An Evening With Jane Austen at Godmersham Park — 18 Comments

  1. Catherine, I hope you’ll be able to educate this American. I find that the British pronounce things unexpectedly differently than we do here in the U.S. (I’m thinking along the lines of how ‘Fetherstonhaugh’ is pronounced ‘Fanshaw’.) THus, I’m expecting that Godmersham is pronounced as “Joshbill” or “Gillysmack”. Can you please tell me how one is supposed to say it?

      • That IS disappointing, in a way. Thought for sure that it couldn’t be that straight -forward. Which syllable is the accent on? God or mer?

        • It’s on “God”.

          I love the subtle pronunciation differences in English place names. My grandparents lived in the hamlet of “Lower Blidworth”, except only a non-local would have said that. Anyone that knew the area would (and still does), call it Bliderth Bottoms. Likewise the neighbouring villages of Blidworth and Rainworth are, to locals, “Bliderth and Renerth”.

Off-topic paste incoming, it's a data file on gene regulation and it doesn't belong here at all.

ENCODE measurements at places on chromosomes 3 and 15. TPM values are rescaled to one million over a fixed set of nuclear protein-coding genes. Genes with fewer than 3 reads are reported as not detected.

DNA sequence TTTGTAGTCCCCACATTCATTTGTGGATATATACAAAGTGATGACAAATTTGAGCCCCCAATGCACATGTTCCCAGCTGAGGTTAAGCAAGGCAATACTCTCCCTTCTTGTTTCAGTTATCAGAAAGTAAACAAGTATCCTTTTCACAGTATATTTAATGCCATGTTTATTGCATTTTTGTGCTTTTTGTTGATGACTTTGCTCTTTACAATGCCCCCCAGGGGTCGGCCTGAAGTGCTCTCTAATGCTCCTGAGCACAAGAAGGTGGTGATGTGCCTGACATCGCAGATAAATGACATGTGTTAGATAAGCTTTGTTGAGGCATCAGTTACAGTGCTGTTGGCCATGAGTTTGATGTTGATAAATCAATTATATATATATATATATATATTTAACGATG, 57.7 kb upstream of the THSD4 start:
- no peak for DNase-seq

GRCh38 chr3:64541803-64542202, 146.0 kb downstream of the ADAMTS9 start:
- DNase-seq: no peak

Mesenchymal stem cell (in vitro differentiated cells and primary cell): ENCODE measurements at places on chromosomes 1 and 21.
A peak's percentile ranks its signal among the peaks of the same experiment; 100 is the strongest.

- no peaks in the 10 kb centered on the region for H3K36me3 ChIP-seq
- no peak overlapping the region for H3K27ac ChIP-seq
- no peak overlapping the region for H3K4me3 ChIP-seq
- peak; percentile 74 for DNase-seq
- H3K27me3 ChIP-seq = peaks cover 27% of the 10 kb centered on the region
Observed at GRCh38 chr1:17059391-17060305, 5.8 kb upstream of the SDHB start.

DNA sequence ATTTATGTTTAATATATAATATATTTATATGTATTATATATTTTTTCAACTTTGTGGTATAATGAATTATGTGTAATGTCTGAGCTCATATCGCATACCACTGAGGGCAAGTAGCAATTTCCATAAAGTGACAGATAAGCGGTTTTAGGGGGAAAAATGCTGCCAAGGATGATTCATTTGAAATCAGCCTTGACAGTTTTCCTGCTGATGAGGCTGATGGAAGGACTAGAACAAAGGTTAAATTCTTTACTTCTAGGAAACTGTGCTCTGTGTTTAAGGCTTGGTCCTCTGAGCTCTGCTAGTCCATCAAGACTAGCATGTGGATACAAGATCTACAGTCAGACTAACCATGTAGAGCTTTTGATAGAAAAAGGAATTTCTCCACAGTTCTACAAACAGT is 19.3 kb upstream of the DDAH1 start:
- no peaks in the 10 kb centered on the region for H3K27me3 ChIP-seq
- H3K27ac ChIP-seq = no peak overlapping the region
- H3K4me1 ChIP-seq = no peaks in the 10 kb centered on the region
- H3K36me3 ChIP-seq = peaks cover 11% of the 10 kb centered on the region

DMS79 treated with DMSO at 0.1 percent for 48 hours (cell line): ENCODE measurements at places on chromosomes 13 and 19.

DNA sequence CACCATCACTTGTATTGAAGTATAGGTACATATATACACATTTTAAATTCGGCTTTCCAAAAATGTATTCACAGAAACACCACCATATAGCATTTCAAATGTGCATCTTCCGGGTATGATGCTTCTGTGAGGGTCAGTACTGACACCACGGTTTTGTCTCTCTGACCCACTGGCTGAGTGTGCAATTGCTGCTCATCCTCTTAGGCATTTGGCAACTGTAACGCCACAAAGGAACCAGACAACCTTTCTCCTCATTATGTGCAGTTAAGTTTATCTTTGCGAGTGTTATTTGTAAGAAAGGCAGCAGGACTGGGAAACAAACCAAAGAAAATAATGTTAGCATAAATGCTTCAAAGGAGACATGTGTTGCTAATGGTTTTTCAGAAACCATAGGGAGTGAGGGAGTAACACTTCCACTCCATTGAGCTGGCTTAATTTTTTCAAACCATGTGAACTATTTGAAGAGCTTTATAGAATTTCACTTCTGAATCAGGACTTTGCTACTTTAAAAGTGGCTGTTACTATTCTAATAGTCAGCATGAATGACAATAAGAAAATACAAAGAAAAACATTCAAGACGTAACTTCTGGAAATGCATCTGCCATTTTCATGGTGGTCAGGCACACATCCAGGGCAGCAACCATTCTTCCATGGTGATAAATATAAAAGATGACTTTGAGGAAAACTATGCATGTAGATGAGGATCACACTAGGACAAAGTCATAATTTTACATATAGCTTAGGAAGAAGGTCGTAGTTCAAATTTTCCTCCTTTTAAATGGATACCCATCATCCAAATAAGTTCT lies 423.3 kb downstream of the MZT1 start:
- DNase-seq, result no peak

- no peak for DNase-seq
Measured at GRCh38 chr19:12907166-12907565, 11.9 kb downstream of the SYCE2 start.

I live in Yorkshire now, a few miles from the village of Slaithwaite. Non-locals call it “Slaythwait”, whereas locals plump for “Slathwait” or “Slowwit” (“ow” sound as in “allow”).

          • Ya know, a Bliderth sounds like something a proctologist ought to remove. (It seems especially so when you combine it with the ‘Bottoms’!)

            The ‘Slowwit’ is the sort of thing I was initially thinking about. You’re missing some consonants in there, and I don’t understand how that happens. Unless you’re going to say how people slur things over time. But if that were the case, wouldn’t it just be ‘Ssssss’ by this point?

        • Our other major Austen property here in Kent is Goodnestone Park, from whence Edward’s wife Elizabeth hailed. That one obligingly has a mispronunciation for you, being said as Gunston Park!

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